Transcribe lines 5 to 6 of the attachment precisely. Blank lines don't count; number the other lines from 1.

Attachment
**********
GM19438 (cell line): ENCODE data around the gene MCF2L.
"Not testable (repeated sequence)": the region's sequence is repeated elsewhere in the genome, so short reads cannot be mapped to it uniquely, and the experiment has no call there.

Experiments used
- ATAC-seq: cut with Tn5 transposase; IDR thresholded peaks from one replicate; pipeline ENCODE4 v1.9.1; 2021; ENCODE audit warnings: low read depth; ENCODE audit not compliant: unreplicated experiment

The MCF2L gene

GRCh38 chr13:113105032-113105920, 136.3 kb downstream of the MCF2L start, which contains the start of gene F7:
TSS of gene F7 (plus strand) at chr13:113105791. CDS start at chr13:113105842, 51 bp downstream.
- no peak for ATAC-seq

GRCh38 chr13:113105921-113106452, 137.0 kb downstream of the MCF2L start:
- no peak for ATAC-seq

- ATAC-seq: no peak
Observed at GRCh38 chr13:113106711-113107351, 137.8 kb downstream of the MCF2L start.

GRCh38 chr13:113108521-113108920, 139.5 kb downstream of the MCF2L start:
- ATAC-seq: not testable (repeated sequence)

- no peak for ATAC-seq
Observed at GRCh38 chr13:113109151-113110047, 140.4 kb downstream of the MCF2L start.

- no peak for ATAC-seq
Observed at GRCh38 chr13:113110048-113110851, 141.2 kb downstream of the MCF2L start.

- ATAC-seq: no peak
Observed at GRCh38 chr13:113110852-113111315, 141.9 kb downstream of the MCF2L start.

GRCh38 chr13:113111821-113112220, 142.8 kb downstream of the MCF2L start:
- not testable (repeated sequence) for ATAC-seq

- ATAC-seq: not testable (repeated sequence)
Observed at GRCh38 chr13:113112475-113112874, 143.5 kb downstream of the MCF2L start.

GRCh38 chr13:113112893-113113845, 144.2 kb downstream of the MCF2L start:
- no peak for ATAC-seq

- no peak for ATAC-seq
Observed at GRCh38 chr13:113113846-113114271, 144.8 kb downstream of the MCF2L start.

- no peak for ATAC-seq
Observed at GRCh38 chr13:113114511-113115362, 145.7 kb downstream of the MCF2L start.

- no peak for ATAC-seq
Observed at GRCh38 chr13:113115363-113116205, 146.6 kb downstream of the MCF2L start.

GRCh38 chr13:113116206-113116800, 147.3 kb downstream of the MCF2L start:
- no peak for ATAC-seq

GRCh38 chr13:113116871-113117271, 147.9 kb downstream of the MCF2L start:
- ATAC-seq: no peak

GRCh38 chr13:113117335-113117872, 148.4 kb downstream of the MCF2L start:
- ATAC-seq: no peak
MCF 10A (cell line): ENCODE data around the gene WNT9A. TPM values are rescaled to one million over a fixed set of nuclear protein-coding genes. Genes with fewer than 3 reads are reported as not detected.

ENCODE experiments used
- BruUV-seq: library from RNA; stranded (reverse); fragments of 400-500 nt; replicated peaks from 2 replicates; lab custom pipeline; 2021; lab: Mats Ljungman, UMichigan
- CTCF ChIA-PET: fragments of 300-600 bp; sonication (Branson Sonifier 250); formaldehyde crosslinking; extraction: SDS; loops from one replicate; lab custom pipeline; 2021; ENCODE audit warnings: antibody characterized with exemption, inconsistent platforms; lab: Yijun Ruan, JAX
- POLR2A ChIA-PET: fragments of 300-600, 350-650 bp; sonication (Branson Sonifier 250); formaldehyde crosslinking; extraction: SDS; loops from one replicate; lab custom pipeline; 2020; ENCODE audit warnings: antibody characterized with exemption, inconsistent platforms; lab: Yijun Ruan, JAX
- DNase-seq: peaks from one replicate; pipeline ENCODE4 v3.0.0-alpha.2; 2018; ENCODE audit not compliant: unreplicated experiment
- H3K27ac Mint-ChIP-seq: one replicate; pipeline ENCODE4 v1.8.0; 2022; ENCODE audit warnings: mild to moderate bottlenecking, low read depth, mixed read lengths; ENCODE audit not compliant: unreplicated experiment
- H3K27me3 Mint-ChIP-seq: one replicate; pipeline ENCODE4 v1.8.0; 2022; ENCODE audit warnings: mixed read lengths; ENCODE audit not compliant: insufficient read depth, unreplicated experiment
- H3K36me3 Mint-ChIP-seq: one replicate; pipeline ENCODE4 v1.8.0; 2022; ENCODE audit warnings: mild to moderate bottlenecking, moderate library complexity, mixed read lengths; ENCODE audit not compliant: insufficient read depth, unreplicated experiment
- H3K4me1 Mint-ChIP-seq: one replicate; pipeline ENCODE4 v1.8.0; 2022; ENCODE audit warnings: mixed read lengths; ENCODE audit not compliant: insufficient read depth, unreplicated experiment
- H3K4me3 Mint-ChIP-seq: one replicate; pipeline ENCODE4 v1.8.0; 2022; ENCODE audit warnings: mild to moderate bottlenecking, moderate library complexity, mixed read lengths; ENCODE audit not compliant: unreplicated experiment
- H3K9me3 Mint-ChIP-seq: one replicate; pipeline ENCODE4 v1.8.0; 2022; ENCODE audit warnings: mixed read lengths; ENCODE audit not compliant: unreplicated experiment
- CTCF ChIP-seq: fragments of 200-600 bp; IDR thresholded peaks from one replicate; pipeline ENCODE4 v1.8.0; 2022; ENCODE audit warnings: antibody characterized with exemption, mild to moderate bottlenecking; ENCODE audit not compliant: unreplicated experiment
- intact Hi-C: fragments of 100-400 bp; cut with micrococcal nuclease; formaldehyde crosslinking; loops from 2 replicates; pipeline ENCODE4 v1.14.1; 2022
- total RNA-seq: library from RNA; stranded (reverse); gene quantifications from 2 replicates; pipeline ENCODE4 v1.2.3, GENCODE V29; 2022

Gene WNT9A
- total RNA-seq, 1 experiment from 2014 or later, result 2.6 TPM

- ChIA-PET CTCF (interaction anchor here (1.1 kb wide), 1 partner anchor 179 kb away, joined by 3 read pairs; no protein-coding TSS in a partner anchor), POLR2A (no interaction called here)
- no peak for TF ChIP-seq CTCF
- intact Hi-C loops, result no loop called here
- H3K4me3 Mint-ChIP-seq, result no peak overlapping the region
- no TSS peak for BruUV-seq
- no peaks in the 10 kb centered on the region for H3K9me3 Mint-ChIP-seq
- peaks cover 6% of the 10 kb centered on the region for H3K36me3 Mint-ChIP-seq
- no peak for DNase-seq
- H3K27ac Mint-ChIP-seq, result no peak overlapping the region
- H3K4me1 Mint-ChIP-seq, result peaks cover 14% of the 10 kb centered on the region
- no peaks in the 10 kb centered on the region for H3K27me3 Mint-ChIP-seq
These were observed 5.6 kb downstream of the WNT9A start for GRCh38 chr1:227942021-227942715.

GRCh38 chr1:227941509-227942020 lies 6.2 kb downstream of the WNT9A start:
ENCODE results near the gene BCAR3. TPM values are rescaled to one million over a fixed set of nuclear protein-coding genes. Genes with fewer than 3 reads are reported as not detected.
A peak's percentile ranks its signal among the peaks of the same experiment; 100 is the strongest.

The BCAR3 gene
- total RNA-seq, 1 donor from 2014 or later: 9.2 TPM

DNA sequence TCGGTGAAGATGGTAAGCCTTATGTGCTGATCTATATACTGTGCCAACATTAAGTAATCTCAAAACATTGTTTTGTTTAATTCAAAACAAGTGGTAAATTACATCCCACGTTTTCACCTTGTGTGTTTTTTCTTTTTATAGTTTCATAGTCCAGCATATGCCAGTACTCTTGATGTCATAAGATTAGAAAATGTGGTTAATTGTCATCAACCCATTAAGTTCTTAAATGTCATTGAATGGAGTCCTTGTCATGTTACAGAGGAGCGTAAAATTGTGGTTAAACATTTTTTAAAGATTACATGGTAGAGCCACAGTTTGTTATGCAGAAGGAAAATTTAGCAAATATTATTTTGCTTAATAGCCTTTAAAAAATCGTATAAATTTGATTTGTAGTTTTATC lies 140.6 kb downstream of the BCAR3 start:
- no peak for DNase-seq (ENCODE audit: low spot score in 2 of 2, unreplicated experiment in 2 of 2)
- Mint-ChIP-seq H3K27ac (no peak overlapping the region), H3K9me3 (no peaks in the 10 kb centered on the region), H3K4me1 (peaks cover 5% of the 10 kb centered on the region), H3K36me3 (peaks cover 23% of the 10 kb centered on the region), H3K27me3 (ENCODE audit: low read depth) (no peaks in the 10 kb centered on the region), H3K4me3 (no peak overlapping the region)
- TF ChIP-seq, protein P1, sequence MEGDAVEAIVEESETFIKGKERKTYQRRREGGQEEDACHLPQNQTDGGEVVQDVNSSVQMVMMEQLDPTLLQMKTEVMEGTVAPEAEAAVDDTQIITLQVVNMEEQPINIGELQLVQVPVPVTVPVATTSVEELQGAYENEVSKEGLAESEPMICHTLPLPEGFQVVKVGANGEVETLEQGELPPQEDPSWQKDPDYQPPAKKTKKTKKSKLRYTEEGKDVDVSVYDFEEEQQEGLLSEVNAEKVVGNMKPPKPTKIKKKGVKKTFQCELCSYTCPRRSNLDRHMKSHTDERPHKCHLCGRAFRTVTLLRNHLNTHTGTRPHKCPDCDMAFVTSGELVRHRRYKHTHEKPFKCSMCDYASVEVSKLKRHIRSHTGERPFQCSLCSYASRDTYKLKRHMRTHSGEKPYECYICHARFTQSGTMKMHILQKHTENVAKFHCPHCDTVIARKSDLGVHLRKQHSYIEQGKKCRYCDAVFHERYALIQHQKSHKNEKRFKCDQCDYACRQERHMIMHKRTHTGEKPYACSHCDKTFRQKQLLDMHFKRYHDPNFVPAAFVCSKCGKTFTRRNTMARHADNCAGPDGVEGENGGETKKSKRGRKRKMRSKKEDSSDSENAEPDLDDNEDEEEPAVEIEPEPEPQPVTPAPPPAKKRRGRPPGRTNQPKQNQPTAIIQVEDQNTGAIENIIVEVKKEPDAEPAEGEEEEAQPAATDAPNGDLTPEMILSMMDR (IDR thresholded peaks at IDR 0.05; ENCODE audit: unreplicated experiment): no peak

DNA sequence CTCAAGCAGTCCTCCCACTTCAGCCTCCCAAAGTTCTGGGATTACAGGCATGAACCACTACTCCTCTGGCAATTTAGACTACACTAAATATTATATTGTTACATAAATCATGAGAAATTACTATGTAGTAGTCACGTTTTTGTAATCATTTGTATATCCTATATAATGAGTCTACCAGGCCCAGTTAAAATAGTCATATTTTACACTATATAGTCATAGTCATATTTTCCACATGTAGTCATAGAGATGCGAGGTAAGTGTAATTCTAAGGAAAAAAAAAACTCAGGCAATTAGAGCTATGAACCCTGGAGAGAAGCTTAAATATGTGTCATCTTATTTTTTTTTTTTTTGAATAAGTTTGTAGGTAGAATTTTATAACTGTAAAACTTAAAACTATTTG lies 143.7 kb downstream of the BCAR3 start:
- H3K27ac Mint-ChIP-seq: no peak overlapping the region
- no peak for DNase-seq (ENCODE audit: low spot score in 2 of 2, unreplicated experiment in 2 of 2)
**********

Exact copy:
The MCF2L gene

GRCh38 chr13:113105032-113105920, 136.3 kb downstream of the MCF2L start, which contains the start of gene F7: